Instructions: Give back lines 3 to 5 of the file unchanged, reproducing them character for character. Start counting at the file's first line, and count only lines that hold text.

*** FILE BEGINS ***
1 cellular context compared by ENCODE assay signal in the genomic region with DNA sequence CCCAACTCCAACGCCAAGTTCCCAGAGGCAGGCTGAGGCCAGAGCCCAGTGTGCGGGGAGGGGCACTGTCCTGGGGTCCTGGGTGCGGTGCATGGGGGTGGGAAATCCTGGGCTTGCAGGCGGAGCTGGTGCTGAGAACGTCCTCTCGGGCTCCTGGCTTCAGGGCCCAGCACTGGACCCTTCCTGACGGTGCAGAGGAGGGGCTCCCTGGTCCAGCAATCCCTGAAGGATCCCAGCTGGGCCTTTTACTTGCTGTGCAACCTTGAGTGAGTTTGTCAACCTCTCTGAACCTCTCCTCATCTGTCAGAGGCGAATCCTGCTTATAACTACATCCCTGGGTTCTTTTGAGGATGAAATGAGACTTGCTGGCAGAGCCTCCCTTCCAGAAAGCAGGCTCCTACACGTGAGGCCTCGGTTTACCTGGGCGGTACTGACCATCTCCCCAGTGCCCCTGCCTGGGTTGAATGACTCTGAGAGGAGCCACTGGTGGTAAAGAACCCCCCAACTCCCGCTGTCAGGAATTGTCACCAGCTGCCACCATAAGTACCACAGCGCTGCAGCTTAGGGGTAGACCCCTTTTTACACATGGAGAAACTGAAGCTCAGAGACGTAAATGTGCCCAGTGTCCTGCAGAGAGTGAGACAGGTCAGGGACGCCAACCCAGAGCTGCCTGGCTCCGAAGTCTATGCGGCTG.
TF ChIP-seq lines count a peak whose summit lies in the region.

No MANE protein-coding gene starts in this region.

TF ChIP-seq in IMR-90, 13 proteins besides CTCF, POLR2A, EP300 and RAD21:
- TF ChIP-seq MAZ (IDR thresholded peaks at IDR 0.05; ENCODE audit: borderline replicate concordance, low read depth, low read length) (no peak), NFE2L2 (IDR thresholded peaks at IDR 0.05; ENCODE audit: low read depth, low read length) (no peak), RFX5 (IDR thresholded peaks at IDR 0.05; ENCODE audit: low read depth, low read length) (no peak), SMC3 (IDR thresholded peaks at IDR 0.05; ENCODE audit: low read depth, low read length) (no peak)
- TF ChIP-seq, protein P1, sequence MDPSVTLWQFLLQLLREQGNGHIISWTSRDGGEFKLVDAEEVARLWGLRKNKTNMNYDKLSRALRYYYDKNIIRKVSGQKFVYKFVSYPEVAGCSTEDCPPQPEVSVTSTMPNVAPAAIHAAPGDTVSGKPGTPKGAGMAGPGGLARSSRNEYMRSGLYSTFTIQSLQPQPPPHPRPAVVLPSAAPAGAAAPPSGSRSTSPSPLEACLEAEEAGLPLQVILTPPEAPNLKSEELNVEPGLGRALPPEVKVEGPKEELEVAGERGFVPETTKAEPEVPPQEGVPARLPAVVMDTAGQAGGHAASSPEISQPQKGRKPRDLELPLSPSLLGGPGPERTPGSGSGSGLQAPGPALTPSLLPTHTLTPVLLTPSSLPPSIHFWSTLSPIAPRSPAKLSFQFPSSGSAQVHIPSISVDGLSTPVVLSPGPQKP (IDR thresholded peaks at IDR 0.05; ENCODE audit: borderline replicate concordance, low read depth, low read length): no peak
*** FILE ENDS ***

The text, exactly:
No MANE protein-coding gene starts in this region.

TF ChIP-seq in IMR-90, 13 proteins besides CTCF, POLR2A, EP300 and RAD21:
- TF ChIP-seq MAZ (IDR thresholded peaks at IDR 0.05; ENCODE audit: borderline replicate concordance, low read depth, low read length) (no peak), NFE2L2 (IDR thresholded peaks at IDR 0.05; ENCODE audit: low read depth, low read length) (no peak), RFX5 (IDR thresholded peaks at IDR 0.05; ENCODE audit: low read depth, low read length) (no peak), SMC3 (IDR thresholded peaks at IDR 0.05; ENCODE audit: low read depth, low read length) (no peak)